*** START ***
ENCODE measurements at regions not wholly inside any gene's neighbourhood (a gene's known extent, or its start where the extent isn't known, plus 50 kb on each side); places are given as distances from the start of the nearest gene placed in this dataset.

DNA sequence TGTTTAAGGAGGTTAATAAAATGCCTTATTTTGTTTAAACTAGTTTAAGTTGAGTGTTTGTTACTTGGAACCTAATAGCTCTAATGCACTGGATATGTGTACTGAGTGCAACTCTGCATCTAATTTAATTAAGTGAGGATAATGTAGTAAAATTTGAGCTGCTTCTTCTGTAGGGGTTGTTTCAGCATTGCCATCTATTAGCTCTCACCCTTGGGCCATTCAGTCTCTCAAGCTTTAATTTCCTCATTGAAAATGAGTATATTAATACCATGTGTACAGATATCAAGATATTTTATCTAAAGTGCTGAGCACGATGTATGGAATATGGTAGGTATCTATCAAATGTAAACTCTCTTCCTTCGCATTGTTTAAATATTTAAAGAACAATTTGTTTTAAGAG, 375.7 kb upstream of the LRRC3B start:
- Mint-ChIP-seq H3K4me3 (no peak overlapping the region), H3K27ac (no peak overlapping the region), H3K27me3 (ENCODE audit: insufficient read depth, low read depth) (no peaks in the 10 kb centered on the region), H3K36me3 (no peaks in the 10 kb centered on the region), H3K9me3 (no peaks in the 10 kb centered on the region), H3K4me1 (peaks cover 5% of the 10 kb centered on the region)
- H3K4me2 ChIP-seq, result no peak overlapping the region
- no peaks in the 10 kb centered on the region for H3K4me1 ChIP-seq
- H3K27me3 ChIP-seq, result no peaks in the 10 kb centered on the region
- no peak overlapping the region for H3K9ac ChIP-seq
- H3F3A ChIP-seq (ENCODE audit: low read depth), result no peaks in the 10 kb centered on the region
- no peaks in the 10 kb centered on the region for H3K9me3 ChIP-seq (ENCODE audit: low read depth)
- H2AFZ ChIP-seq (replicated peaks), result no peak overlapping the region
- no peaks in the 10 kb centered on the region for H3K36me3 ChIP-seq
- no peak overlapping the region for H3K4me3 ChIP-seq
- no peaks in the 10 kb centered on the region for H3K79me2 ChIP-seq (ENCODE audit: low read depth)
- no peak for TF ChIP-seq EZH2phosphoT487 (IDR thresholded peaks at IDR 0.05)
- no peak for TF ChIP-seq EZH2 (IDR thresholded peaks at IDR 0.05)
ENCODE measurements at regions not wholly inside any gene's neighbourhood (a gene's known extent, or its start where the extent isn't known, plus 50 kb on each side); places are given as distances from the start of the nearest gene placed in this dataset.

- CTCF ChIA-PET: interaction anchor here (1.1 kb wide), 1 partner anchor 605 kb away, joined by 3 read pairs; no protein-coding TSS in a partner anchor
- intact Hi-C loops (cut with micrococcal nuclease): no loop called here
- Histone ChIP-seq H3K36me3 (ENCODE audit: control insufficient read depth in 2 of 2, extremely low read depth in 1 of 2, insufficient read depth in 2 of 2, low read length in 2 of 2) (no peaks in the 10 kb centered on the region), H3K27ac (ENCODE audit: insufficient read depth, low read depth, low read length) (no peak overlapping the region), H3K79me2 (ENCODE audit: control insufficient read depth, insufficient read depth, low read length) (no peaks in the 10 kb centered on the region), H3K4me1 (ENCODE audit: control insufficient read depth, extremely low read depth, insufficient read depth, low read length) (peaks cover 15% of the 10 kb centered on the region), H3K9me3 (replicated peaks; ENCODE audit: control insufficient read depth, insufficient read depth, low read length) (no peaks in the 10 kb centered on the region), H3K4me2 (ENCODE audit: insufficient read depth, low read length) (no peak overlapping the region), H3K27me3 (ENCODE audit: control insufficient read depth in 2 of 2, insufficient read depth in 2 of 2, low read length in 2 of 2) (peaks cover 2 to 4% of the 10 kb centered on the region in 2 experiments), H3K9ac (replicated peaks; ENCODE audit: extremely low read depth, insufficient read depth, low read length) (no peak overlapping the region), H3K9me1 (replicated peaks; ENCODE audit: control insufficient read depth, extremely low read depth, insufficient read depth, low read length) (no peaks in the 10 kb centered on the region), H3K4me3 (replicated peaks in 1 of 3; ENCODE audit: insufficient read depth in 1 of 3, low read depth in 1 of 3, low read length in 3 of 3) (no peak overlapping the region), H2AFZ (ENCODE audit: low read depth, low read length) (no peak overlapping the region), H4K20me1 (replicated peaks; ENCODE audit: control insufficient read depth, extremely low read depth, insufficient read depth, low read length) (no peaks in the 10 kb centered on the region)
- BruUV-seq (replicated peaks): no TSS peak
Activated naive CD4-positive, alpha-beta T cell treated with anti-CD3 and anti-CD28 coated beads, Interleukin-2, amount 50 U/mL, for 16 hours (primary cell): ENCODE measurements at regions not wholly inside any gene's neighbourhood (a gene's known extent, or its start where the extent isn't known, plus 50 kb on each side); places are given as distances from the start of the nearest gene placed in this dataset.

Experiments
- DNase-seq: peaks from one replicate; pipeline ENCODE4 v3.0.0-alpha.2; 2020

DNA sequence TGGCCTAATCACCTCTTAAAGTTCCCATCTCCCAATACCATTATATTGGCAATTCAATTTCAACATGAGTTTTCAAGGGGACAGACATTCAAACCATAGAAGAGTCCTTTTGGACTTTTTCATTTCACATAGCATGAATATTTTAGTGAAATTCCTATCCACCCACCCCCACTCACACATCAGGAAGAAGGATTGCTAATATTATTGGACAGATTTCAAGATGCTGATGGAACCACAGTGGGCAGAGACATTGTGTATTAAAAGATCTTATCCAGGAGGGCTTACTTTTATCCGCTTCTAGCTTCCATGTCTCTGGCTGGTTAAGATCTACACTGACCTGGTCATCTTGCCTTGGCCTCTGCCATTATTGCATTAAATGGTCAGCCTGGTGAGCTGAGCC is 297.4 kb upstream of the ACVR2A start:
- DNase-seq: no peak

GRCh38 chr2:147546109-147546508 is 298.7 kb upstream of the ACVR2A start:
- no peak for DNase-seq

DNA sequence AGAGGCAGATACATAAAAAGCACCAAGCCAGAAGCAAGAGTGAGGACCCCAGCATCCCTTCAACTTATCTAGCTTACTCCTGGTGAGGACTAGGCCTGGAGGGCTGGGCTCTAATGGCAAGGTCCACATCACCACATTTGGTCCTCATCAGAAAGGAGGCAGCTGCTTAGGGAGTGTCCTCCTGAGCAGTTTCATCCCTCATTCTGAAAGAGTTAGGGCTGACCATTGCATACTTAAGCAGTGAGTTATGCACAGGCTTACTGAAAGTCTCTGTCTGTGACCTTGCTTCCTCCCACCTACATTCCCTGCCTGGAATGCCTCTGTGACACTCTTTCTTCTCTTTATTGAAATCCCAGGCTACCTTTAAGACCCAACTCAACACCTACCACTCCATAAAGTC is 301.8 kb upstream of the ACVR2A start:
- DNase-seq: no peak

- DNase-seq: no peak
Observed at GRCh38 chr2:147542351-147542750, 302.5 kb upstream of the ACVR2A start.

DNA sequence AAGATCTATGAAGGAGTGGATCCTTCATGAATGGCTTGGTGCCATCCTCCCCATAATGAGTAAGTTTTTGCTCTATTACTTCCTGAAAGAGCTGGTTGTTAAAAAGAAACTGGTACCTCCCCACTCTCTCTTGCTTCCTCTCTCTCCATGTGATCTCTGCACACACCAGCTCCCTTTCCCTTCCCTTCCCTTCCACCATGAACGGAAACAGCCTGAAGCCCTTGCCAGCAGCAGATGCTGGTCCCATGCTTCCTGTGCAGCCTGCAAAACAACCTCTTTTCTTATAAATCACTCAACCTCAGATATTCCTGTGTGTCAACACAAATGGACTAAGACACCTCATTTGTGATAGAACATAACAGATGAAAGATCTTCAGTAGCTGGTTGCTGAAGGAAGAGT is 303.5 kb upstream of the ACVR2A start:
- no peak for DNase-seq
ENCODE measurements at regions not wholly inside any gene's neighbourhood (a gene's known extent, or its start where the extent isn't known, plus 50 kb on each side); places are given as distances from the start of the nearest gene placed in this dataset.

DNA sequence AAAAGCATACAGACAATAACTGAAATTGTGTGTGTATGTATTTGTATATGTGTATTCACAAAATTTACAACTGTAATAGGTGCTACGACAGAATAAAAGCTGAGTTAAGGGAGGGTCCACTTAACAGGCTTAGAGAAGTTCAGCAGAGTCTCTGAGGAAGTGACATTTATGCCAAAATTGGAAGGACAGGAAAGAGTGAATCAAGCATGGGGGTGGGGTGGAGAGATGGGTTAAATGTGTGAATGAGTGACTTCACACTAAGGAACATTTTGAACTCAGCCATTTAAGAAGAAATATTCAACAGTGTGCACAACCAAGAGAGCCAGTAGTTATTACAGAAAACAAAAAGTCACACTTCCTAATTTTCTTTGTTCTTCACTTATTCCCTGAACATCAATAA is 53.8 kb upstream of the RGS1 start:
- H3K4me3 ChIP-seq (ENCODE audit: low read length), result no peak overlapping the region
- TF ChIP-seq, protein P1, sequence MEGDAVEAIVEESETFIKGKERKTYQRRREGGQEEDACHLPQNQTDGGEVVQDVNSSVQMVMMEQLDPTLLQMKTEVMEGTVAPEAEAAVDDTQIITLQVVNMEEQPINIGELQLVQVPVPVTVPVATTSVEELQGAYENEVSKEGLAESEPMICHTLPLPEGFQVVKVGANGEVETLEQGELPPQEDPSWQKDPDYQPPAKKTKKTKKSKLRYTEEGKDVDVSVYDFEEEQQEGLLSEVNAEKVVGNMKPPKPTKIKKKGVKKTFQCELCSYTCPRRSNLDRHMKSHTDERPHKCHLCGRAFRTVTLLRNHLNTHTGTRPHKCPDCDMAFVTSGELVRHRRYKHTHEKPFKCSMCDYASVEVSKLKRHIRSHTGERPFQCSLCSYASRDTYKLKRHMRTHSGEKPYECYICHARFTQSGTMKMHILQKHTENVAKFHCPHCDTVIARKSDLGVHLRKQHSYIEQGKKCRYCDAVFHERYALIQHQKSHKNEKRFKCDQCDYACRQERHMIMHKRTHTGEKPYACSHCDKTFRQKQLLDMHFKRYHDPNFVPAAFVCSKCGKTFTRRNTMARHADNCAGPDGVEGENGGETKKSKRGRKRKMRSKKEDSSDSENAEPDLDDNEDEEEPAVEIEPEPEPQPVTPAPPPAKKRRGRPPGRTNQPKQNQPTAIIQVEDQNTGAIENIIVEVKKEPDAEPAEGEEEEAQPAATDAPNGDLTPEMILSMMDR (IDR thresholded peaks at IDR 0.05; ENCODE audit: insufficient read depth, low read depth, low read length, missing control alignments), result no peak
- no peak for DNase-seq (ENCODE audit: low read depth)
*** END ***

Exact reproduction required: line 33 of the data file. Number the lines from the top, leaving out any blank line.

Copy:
- no peak for DNase-seq